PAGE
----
Matthew Yglesias

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Matthew Yglesias
Matthew Yglesias cropped.jpg
Yglesias in 2008
Born (1981-05-18) May 18, 1981 (age 38)
EducationThe Dalton School
Alma materHarvard University (AB)
OccupationBlogger, journalist
Notable credit(s)
Blogger; staff writer at Center for American Progress; co-founder and editor for Vox; former writer for The Atlantic and The American Prospect; frequent guest on; former economics blogger for Slate

Matthew Yglesias (/ɪˈɡlsiəs/; born May 18, 1981) is an American blogger and journalist who writes about economics and politics.[1][2] Yglesias has written columns and articles for publications such as The American Prospect, The Atlantic, and Slate. Currently, he is an editor and columnist for the news website Vox, which he co-founded in 2014.

Early life and education[edit]

Yglesias's father Rafael Yglesias is a screenwriter and novelist and he has a brother named Nicolas. His paternal grandparents were novelists Jose Yglesias and Helen Yglesias (née Bassine). His paternal grandfather was of Spanish-Cuban background, and his three other grandparents were of Eastern European Jewish descent.[3]

Yglesias went to high school at The Dalton School in New York City and later attended Harvard University, where he studied philosophy.[4]


Yglesias started blogging in early 2002, while still in college, focusing mainly on American politics and public policy issues, often approached from an abstract, philosophical perspective. Yglesias was a strong supporter of invading Iraq, Iran and North Korea, calling the countries on his blog "evil" and stating that "we should take them all out," although he was critical of the term "axis of evil."[5][6] He later called his attitudes about the war a mistake.[7]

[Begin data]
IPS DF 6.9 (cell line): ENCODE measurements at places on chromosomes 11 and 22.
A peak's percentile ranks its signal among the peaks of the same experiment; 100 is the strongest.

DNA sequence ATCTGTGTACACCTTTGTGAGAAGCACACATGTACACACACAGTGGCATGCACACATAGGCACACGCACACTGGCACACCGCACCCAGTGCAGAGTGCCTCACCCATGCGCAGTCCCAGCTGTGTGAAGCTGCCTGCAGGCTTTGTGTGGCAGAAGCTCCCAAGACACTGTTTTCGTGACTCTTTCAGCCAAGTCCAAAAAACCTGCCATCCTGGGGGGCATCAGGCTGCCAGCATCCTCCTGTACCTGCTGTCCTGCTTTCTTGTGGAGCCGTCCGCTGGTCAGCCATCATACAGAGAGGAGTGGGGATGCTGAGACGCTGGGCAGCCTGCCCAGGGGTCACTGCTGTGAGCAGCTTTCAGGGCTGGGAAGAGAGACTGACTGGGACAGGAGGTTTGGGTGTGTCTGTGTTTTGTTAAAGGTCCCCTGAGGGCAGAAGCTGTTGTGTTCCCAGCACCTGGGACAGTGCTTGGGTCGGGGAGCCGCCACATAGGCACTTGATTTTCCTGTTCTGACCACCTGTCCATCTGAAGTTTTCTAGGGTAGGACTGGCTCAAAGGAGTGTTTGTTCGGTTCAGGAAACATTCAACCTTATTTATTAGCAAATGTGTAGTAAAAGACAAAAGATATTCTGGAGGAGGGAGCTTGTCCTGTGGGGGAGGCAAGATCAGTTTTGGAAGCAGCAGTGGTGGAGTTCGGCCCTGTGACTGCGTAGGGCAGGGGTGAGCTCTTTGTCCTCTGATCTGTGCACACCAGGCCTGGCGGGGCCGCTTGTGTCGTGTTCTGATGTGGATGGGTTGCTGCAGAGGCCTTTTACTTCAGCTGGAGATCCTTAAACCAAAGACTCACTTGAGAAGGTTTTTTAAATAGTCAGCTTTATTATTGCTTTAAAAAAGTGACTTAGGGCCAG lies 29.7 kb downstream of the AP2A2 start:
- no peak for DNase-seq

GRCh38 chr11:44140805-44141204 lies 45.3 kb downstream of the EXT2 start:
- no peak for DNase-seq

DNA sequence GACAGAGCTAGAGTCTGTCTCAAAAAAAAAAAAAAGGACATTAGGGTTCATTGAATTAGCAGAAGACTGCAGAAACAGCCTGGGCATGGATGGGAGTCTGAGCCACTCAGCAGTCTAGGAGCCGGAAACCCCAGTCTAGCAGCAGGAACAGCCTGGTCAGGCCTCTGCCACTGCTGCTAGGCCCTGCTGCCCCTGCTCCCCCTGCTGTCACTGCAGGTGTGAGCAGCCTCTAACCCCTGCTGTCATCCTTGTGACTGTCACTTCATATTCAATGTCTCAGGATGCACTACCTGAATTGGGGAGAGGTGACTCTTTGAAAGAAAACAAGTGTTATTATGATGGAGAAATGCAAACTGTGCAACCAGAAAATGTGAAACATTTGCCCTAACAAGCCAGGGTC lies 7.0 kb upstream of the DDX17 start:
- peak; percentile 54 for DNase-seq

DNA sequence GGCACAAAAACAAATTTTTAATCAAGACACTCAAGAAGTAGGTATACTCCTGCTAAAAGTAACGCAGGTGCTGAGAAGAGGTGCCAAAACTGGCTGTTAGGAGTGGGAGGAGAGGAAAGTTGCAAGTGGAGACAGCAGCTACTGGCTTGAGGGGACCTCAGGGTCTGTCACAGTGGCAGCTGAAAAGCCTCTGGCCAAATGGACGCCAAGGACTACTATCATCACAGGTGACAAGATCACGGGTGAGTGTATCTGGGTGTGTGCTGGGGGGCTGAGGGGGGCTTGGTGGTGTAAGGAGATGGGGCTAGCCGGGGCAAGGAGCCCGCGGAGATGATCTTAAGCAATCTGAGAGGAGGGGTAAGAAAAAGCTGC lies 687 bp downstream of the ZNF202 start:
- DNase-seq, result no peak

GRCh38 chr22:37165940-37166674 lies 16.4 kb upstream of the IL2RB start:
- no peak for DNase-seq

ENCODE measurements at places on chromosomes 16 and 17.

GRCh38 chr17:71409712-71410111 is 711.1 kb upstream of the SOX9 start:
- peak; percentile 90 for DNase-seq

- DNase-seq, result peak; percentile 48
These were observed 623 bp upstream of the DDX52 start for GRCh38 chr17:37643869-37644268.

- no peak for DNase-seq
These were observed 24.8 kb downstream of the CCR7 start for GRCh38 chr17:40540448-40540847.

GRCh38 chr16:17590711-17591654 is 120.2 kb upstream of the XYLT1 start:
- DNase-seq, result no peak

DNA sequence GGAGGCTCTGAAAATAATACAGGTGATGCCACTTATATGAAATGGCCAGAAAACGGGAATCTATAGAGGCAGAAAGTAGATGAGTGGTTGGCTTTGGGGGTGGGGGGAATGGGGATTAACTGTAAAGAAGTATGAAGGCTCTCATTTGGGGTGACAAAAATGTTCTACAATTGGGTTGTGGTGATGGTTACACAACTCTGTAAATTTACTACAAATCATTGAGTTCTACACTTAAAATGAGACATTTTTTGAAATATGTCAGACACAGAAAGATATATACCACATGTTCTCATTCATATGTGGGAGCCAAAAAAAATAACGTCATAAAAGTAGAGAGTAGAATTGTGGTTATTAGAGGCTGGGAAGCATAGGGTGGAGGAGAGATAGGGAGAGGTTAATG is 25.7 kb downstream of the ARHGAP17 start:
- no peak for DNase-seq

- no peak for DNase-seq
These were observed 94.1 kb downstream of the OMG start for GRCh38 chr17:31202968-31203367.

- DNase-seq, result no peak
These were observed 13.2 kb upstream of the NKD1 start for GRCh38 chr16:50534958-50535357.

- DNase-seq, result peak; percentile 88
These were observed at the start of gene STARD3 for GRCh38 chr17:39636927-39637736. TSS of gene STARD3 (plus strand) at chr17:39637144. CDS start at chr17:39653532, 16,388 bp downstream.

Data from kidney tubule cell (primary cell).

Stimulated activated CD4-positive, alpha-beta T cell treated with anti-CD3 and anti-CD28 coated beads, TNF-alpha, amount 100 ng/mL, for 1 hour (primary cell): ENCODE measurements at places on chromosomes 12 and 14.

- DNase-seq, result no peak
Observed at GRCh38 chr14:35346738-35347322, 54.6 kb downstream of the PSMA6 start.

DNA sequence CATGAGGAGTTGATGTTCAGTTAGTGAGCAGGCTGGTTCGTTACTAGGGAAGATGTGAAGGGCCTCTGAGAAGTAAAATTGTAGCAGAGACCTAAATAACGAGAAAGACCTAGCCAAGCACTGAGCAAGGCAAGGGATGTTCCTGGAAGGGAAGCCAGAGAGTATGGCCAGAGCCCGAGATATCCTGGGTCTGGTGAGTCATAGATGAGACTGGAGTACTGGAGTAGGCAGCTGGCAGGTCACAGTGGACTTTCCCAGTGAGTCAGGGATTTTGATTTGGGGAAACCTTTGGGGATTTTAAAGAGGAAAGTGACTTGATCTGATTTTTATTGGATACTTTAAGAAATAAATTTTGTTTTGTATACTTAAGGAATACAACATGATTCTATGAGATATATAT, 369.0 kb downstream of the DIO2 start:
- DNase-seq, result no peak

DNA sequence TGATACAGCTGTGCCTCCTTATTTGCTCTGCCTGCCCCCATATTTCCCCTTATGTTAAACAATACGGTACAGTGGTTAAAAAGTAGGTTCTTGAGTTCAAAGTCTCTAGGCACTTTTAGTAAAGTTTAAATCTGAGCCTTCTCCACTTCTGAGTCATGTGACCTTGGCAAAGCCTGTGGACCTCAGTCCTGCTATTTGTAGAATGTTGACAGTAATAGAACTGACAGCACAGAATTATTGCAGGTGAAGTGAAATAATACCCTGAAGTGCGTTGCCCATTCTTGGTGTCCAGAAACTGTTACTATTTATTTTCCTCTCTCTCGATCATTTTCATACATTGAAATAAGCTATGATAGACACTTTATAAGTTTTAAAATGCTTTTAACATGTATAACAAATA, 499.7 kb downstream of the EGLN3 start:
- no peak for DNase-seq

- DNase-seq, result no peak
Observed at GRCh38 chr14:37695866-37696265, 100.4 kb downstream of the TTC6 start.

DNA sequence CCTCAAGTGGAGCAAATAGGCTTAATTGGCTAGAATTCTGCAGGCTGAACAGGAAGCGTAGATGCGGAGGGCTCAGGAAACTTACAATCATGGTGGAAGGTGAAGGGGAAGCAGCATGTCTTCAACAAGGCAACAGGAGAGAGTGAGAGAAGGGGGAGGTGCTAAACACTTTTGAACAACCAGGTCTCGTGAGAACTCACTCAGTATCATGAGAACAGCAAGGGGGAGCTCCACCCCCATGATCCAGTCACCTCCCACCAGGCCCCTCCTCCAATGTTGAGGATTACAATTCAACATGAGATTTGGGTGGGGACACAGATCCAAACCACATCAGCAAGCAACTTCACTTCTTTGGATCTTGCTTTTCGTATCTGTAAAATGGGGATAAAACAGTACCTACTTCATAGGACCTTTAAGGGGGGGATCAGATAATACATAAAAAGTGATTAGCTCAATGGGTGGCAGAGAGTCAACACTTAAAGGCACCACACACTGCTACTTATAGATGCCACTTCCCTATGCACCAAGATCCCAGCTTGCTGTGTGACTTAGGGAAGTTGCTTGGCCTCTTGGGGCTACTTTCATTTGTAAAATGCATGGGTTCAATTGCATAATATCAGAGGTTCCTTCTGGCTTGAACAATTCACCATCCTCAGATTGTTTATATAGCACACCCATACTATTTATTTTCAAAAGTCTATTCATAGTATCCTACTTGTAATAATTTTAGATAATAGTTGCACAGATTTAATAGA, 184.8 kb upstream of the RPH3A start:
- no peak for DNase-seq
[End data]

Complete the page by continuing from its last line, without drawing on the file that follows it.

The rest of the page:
Yglesias joined the American Prospect as a writing fellow upon his graduation in 2003, subsequently becoming a staff writer. His posts appeared regularly on the magazine's collaborative weblog TAPPED.[8]

From June 2007 until August 2008, he was a staff writer at The Atlantic Monthly, and his blog was hosted on the magazine's website, The Atlantic. In July 2008, he announced that he would leave The Atlantic Monthly for the Center for American Progress where he wrote for its blog, ThinkProgress, because he missed "the sense of collegiality that comes from working with like-minded colleagues on a shared enterprise" and thought he could "help advance their mission."[9] On November 21, 2011, he left ThinkProgress to work as a business and economics correspondent at Slate's Moneybox.[10][11]

On or before 2010, Yglesias coined the term "pundit's fallacy" to denote "the belief that what a politician needs to do to improve his or her political standing is do what the pundit wants substantively."[12][13][14]

Andrew Sullivan formerly took nominations on his blog for the Yglesias Award, an honor "for writers, politicians, columnists or pundits who actually criticize their own side, make enemies among political allies, and generally risk something for the sake of saying what they believe."[15]